White House Sides With Apple, Blocks Trade Ban

Over the weekend, the U.S. Trade Representative sided with Apple in one battle with Samsung.

New York City, USA - June 8, 2012: Glass entrance of the Apple Store at 5th Avenue near Central Park with Apple Logo.

While Apple may have won this battle, there are more opportunities for fighting ahead.

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In the Apple-Samsung patent war, Apple scored a major victory over the weekend. The White House blocked a ruling from the International Trade Commission that would have banned Apple from importing some of its products to the U.S.

The U.S. International Trade Commission had ruled in June that Apple had infringed upon a patent owned by Samsung and banned Apple from importing some older models of iPads and iPhones. In a letter explaining the decision to block that ban, U.S. Trade Representative Michael Froman expressed concerns that patent-holders could gain "undue leverage" in some cases.

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The decision is the latest in the ongoing Apple-Samsung patent war, which began in April 2011 when Apple sued Samsung, saying the company had copied details from Apple's user interface and designs for some of its products. Samsung countersued, saying that Apple had infringed upon Samsung communication technology in several of its devices.

Overturning an ITC decision is a rare move for the White House; this is the first such veto since 1987.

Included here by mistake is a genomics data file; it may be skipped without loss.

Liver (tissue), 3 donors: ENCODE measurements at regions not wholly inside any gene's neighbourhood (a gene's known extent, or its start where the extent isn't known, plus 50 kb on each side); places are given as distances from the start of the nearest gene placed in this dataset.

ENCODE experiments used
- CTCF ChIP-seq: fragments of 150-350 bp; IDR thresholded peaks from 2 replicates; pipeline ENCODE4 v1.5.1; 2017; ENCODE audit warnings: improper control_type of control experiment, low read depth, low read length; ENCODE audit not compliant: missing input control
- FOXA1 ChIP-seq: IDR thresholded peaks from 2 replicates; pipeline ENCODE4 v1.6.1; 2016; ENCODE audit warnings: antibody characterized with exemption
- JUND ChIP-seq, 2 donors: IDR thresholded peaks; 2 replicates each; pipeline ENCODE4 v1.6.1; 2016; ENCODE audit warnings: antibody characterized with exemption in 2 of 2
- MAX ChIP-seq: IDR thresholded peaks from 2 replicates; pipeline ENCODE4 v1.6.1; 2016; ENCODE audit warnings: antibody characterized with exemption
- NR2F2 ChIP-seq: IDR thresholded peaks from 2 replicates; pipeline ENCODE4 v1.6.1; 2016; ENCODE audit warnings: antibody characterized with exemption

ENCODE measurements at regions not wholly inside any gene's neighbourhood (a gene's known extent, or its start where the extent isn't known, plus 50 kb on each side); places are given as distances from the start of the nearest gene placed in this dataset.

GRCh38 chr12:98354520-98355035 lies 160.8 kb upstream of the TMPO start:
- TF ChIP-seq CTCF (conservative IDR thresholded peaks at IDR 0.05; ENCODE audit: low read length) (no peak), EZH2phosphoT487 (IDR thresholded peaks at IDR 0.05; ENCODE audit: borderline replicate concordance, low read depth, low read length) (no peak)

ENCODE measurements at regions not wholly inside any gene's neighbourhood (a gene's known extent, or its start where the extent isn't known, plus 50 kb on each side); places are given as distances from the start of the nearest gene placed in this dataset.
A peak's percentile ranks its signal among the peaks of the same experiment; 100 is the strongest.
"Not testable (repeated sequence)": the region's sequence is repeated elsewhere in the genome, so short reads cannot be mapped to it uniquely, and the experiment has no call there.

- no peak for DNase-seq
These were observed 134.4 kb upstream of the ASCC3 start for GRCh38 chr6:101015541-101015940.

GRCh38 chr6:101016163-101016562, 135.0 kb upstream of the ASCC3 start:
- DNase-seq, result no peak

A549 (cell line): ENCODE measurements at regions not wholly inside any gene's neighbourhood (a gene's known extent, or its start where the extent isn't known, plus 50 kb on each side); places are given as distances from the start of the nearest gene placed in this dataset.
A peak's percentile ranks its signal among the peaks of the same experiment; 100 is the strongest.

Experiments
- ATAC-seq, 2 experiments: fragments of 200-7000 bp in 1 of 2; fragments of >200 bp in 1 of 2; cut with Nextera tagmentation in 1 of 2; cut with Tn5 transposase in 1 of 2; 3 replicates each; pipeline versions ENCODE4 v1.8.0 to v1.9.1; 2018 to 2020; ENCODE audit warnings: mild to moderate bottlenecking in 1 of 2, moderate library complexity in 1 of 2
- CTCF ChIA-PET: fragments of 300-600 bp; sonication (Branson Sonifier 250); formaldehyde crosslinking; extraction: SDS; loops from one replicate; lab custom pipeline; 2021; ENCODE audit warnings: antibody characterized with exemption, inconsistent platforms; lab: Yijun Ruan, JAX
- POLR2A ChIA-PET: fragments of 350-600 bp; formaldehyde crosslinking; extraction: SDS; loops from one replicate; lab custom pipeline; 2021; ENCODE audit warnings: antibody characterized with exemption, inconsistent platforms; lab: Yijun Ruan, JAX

In a statement, Apple said it was pleased with the decision.

"We applaud the administration for standing up for innovation in this landmark case. Samsung was wrong to abuse the patent system in this way," Apple said in a statement, according to the Los Angeles Times.

Samsung, meanwhile, reacted negatively. "We are disappointed that the U.S. trade representative has decided to set aside the exclusion order issued by the U.S. International Trade Commission," the company said in a statement.

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Samsung is not the only party that's upset. South Korea, Samsung's home country, on Monday said it was concerned about "negative impacts the decision by the USTR will have on protecting patents held by Samsung," according to AFP.

While Apple may have won this battle, there are more opportunities for fighting ahead, as Froman noted in his letter.

"My decision to disapprove this determination does not mean that the patent owner in this case is not entitled to a remedy," wrote Froman. "On the contrary, the patent owner may continue to pursue its rights through the courts."

In addition, the USITC is scheduled to rule again on August 9 as to whether Samsung infringed upon Apple's patents.

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